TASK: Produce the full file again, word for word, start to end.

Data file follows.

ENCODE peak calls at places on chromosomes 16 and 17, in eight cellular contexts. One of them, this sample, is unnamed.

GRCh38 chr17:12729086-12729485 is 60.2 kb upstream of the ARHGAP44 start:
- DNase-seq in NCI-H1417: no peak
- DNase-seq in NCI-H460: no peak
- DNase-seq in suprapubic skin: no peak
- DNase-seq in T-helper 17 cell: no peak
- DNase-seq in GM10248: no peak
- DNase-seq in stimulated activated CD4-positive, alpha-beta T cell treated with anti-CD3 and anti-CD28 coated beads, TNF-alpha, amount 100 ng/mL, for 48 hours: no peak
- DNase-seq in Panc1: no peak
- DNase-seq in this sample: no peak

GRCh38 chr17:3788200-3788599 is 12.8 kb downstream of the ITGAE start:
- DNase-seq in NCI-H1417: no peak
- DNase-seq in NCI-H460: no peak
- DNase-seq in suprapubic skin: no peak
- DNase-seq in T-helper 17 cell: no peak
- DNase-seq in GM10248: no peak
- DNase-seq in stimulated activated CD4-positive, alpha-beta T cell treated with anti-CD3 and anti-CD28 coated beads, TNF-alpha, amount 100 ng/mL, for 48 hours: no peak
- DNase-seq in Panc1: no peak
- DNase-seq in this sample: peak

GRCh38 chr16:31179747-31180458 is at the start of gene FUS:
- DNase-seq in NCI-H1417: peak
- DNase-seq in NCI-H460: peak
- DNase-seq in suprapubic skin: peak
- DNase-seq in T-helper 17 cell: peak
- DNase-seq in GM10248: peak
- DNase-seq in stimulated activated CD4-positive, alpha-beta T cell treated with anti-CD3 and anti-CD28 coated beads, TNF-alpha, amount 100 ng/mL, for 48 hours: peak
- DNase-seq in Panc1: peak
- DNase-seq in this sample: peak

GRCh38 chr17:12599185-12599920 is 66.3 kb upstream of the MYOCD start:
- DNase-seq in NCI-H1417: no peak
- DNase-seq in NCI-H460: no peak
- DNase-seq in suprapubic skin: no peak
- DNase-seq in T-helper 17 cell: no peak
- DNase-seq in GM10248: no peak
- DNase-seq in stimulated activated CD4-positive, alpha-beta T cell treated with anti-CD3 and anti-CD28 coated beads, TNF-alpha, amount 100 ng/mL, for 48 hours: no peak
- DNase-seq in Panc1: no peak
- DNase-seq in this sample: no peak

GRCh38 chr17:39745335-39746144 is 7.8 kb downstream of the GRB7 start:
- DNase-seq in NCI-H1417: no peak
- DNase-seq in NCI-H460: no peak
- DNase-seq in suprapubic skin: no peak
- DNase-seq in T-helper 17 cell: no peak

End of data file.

ENCODE peak calls at places on chromosomes 16 and 17, in eight cellular contexts. One of them, this sample, is unnamed.

GRCh38 chr17:12729086-12729485 is 60.2 kb upstream of the ARHGAP44 start:
- DNase-seq in NCI-H1417: no peak
- DNase-seq in NCI-H460: no peak
- DNase-seq in suprapubic skin: no peak
- DNase-seq in T-helper 17 cell: no peak
- DNase-seq in GM10248: no peak
- DNase-seq in stimulated activated CD4-positive, alpha-beta T cell treated with anti-CD3 and anti-CD28 coated beads, TNF-alpha, amount 100 ng/mL, for 48 hours: no peak
- DNase-seq in Panc1: no peak
- DNase-seq in this sample: no peak

GRCh38 chr17:3788200-3788599 is 12.8 kb downstream of the ITGAE start:
- DNase-seq in NCI-H1417: no peak
- DNase-seq in NCI-H460: no peak
- DNase-seq in suprapubic skin: no peak
- DNase-seq in T-helper 17 cell: no peak
- DNase-seq in GM10248: no peak
- DNase-seq in stimulated activated CD4-positive, alpha-beta T cell treated with anti-CD3 and anti-CD28 coated beads, TNF-alpha, amount 100 ng/mL, for 48 hours: no peak
- DNase-seq in Panc1: no peak
- DNase-seq in this sample: peak

GRCh38 chr16:31179747-31180458 is at the start of gene FUS:
- DNase-seq in NCI-H1417: peak
- DNase-seq in NCI-H460: peak
- DNase-seq in suprapubic skin: peak
- DNase-seq in T-helper 17 cell: peak
- DNase-seq in GM10248: peak
- DNase-seq in stimulated activated CD4-positive, alpha-beta T cell treated with anti-CD3 and anti-CD28 coated beads, TNF-alpha, amount 100 ng/mL, for 48 hours: peak
- DNase-seq in Panc1: peak
- DNase-seq in this sample: peak

GRCh38 chr17:12599185-12599920 is 66.3 kb upstream of the MYOCD start:
- DNase-seq in NCI-H1417: no peak
- DNase-seq in NCI-H460: no peak
- DNase-seq in suprapubic skin: no peak
- DNase-seq in T-helper 17 cell: no peak
- DNase-seq in GM10248: no peak
- DNase-seq in stimulated activated CD4-positive, alpha-beta T cell treated with anti-CD3 and anti-CD28 coated beads, TNF-alpha, amount 100 ng/mL, for 48 hours: no peak
- DNase-seq in Panc1: no peak
- DNase-seq in this sample: no peak

GRCh38 chr17:39745335-39746144 is 7.8 kb downstream of the GRB7 start:
- DNase-seq in NCI-H1417: no peak
- DNase-seq in NCI-H460: no peak
- DNase-seq in suprapubic skin: no peak
- DNase-seq in T-helper 17 cell: no peak